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Washington insiders expose own agencies

From EPA to Park Service, whistleblowers raise policy questions in a tense election year.

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With such controversies as a backdrop, a bipartisan group in Congress is pushing to strengthen whistleblower protections, an effort opposed by the Bush administration. Congress passed the Whistleblower Protection Act in 1989 and strengthened it in 1994.

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But critics say the law has failed to protect federal workers because of a series of judicial decisions that have undermined its effectiveness. "The reality today is that government workers who expose wrongdoing have no legal protections against being fired or facing retaliation," says Danielle Brian, executive director of the Project On Government Oversight, a private organization in Washington that investigates government wrongdoing.

Earlier this year, for example, Teresa Chambers, chief of the United States Park Police Force, was fired for suggesting in a newspaper interview that her unit lacked the resources to protect national parks, monuments, and other sites around Washington at a time of heightened security concerns. "We will vigorously appeal this initial decision," says Richard Condit, Ms. Chambers' lawyer. "Public servants should not be fired because they tell the truth."

In August, the Interior Department's inspector general reported that many employees there fear reprisal for speaking up. A survey of some 25,000 department employees found that nearly half of those who responded (more than 6,000) "believe that discipline is taken on the basis of whom the person knows rather than what they did."

"Discipline is administered inconsistently and unfairly throughout the department," the inspector general reported.

The Justice Department's inspector general, meanwhile, is investigating several whistleblower complaints by FBI agents who say they suffered retaliation for reporting weaknesses in terrorism investigations following the Sept. 11 attacks.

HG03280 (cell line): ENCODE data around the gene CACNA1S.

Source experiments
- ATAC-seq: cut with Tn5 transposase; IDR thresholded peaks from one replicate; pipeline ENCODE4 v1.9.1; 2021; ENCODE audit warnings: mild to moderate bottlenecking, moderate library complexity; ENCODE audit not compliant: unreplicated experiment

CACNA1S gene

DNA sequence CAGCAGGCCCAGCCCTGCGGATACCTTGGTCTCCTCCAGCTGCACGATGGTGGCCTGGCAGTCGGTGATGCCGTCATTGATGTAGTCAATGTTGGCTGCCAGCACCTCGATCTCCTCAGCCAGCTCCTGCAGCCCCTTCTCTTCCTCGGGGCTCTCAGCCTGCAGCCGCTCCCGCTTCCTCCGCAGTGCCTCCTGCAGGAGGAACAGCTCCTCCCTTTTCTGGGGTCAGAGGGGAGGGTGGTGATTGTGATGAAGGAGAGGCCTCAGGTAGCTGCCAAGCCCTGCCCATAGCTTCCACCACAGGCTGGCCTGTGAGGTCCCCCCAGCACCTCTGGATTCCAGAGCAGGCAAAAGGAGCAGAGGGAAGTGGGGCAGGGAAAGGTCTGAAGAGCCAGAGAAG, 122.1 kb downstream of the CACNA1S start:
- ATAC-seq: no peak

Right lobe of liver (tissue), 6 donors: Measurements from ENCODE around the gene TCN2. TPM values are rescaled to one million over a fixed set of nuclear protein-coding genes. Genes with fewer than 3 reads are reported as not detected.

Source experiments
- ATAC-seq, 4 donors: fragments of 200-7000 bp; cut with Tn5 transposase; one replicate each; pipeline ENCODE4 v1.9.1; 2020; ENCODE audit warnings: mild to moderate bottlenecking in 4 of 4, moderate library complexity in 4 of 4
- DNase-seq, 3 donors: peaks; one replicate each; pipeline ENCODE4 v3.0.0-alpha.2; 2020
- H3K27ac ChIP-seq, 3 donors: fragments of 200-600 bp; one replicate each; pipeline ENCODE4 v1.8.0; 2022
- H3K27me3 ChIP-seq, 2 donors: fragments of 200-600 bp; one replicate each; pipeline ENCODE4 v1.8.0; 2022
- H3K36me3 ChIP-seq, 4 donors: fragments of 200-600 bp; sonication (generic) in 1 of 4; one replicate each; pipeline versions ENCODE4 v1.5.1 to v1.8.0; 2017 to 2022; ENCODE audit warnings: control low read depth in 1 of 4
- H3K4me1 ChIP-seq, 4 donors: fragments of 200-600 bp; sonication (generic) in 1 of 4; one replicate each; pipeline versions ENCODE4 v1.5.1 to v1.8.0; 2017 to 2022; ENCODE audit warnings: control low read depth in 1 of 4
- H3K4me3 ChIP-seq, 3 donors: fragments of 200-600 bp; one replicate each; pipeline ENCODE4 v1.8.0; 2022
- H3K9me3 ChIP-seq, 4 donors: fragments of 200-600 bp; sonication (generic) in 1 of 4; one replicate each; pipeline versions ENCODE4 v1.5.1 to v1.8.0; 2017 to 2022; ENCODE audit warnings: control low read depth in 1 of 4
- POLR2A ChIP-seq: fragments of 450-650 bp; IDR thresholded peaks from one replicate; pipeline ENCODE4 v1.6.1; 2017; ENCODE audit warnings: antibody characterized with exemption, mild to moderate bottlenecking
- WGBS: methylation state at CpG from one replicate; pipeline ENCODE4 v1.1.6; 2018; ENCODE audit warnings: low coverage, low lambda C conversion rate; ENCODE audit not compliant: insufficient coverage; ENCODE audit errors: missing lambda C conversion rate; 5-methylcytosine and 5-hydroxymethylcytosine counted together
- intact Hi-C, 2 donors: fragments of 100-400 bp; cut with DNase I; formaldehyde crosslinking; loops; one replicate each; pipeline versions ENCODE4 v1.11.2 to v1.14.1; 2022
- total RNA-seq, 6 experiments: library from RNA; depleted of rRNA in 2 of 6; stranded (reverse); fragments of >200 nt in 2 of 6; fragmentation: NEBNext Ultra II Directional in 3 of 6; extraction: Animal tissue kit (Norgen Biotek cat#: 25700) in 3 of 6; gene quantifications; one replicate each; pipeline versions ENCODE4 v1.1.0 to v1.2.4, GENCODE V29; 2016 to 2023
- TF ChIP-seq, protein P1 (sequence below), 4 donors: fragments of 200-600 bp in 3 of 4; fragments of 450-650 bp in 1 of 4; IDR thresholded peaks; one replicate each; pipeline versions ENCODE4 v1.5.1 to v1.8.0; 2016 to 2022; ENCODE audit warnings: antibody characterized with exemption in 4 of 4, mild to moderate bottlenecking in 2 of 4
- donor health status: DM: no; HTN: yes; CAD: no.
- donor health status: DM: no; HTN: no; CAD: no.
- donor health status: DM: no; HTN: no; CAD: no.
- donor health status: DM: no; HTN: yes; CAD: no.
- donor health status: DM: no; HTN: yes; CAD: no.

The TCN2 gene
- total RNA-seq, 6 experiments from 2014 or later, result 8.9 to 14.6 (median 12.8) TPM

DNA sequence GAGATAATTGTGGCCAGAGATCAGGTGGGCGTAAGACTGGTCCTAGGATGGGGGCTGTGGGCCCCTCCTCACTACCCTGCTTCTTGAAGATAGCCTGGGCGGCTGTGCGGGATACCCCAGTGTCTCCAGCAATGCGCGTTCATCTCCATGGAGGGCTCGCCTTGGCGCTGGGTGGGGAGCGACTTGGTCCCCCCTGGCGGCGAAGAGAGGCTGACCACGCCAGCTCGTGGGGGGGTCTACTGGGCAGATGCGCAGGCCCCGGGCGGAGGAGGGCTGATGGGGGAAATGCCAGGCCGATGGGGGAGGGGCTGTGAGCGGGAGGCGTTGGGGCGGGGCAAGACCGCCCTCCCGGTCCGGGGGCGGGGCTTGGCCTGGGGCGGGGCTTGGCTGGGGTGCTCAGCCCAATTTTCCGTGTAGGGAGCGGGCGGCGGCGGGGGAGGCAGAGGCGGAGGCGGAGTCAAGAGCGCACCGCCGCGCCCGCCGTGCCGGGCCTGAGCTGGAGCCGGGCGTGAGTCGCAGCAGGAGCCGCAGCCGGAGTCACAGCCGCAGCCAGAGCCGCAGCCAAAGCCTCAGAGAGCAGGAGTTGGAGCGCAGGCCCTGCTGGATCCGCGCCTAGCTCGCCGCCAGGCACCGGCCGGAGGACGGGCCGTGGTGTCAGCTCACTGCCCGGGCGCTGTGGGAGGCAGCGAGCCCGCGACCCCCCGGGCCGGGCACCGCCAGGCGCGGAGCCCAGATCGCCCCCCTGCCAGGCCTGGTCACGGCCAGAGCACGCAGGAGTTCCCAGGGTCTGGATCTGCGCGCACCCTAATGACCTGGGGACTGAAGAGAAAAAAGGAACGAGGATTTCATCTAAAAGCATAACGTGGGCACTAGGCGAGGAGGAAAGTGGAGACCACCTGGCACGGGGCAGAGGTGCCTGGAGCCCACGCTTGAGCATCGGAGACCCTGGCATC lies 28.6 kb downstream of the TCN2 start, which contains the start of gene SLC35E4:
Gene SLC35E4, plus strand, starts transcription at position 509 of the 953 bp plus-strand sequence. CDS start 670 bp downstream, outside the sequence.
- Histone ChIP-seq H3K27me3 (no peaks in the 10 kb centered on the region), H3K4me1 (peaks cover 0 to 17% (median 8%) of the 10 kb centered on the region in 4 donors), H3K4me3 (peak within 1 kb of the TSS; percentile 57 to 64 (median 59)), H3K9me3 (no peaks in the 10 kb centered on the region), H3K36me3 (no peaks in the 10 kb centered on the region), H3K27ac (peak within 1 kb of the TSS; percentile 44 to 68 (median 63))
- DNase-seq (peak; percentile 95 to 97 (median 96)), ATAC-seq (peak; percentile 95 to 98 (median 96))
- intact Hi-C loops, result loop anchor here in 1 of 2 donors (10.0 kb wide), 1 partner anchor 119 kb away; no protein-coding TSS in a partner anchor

In another controversial area, the US Commission on Civil Rights is holding until after the election, but conspicuously keeping on its website, a 181-page staff report concluding that the Bush administration "has neither exhibited leadership on pressing civil rights issues nor taken actions that matched his words."

"President Bush seldom speaks about civil rights, and when he does, it is to carry out official duties, not to promote initiatives or plans for improving opportunity," the report asserts. "Even when he publicly discusses existing barriers to equality and efforts to overcome them, the administration's words and deeds often conflict."

While acknowledging that the president "has assembled a commendably diverse cabinet and moderately diverse judiciary," the report's authors note that "many of his nominees and appointees do not support civil rights protections."

"The effect may be eventual weakening of civil rights laws." Republicans on the eight-member commission - evenly divided between the major political parties - argued foul play.

"I think it's an unfair report," said commissioner Jennifer Braceras. "I think it's a politically biased report, and I think its release at this time is politically motivated."